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Math Help - Abstract Algebra: Groups

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    is up to his old tricks again! Jhevon's Avatar
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    Abstract Algebra: Groups

    honorable mathematicians,

    I was asked to verify that the set H = \{ f : f: \mathbb{R} \mapsto \mathbb{R} \mbox{ and } f(x) \ne 0 \mbox{ for all } x \in \mathbb{R} \} is a group with respect to multiplication. i did that, no problem. but then the question asks, "How does this group differ from the group of invertible (real) mappings?"

    i have no idea what this question wants from me...

    Thanks
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    Grand Panjandrum
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    Quote Originally Posted by Jhevon View Post
    honorable mathematicians,

    I was asked to verify that the set H = \{ f : f: \mathbb{R} \mapsto \mathbb{R} \mbox{ and } f(x) \ne 0 \mbox{ for all } x \in \mathbb{R} \} is a group with respect to multiplication. i did that, no problem. but then the question asks, "How does this group differ from the group of invertible (real) mappings?"

    i have no idea what this question wants from me...

    Thanks

    Both the set and the group operation are different.

    The first group includes things like f(x)=sin(x)+2, which is not invertible.
    While the second includes f(x)=x, which is not in the set of the first group.

    Also the group operation for the group of invertible real mappings is (usualy
    though you have not said so) function composition, that is (f o g)(x)=f(g(x)).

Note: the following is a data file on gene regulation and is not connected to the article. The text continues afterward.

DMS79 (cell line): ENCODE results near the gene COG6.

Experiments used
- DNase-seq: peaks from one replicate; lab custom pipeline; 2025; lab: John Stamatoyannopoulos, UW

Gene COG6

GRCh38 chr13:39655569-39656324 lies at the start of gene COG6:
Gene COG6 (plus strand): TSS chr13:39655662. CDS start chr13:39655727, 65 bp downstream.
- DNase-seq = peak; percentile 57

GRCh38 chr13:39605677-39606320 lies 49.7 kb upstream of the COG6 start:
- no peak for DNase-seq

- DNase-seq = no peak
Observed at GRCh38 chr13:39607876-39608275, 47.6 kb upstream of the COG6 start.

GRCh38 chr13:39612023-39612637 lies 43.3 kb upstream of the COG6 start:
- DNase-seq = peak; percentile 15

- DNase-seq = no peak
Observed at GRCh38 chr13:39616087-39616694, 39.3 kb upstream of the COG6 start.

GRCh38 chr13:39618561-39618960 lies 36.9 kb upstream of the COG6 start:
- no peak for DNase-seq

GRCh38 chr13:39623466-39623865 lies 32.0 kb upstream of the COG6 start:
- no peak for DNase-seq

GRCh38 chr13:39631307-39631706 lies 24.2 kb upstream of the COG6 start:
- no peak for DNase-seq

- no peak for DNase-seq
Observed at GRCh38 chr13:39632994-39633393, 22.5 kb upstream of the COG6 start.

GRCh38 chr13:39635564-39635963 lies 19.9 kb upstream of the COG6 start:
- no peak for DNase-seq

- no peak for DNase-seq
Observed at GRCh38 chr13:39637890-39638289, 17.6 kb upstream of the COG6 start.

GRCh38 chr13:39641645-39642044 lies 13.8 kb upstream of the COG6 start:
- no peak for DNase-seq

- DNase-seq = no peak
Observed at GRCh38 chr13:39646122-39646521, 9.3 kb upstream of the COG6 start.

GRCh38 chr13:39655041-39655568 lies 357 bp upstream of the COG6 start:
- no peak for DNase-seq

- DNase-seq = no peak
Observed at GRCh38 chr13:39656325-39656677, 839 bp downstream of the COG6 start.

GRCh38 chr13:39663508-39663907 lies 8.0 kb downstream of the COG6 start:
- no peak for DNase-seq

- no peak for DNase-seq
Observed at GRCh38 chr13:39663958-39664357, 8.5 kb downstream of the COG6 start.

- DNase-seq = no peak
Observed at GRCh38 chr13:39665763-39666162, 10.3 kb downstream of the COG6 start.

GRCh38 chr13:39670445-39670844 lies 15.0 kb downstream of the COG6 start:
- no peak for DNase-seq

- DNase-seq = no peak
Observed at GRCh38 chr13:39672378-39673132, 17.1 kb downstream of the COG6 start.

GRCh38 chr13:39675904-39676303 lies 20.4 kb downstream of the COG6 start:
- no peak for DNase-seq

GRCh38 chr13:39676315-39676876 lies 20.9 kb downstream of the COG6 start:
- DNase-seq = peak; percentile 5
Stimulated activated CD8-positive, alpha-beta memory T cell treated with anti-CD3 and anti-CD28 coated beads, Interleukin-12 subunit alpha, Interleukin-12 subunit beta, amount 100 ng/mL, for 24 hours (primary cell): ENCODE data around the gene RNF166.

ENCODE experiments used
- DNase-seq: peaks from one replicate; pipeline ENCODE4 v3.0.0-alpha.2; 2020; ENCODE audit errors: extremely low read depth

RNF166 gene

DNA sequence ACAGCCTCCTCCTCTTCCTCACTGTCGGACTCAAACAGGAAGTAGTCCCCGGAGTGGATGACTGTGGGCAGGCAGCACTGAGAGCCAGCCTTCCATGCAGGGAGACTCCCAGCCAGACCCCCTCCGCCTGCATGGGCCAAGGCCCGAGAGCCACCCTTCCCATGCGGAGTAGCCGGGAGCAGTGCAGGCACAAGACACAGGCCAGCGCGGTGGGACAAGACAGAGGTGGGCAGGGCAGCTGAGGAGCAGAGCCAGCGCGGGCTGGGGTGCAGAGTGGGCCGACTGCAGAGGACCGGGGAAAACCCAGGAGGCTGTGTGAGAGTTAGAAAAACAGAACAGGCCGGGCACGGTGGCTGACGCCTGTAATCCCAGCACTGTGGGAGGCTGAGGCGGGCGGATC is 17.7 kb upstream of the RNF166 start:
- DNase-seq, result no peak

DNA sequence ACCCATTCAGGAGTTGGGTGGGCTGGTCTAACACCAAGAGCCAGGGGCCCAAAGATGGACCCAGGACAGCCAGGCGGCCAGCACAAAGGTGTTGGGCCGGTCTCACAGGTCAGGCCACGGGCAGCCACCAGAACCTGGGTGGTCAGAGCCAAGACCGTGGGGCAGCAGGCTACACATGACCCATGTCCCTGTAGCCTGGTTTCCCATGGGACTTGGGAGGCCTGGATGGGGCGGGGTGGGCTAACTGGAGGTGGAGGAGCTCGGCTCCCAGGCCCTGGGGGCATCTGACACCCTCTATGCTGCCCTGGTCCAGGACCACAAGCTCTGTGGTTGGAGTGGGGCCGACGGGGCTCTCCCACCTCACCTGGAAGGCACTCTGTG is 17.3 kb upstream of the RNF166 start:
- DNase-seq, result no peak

RonL
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    MHF Contributor kalagota's Avatar
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    A question: does the "invertible" there the same as the existence of the inverse of f?
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    Grand Panjandrum
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    Quote Originally Posted by CaptainBlack View Post
    Both the set and the group operation are different.

    The first group includes things like f(x)=sin(x)+2, which is not invertible.
    While the second includes f(x)=x, which is not in the set of the first group.

    Also the group operation for the group of invertible real mappings is (usualy
    though you have not said so) function composition, that is (f o g)(x)=f(g(x)).

    RonL

    Oh yes nearly forgot, the first is Abelian (commutative) and the second is not.

    (and so cannot be isomorphic)

    RonL
    Last edited by CaptainBlack; February 11th 2008 at 07:20 AM.
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    Quote Originally Posted by CaptainBlank View Post
    Abelian
    For some strange reason nobody ever capitalizes and instead writes abelian. All other algebraic and not even algebraic concepts are always capitalized: Noetherian, Artinian, Lagrangian mechanics, Newtonian fluid, .... I assume it is an error that has remained through the centuries.
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    Quote Originally Posted by ThePerfectHacker View Post
    For some strange reason nobody ever capitalizes and instead writes abelian. All other algebraic and not even algebraic concepts are always capitalized: Noetherian, Artinian, Lagrangian mechanics, Newtonian fluid, .... I assume it is an error that has remained through the centuries.
    I must say I did not think twice about it, it's named after a person and therefore should be capitalised.

    RonL
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    is up to his old tricks again! Jhevon's Avatar
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    Quote Originally Posted by kalagota View Post
    A question: does the "invertible" there the same as the existence of the inverse of f?
    yes, i believe so. we defined the inverse of an element a to be an element b such that:

    a*b = b*a = identity element

    we call b a^{-1}

    a similar notion is applied to mappings i suppose...
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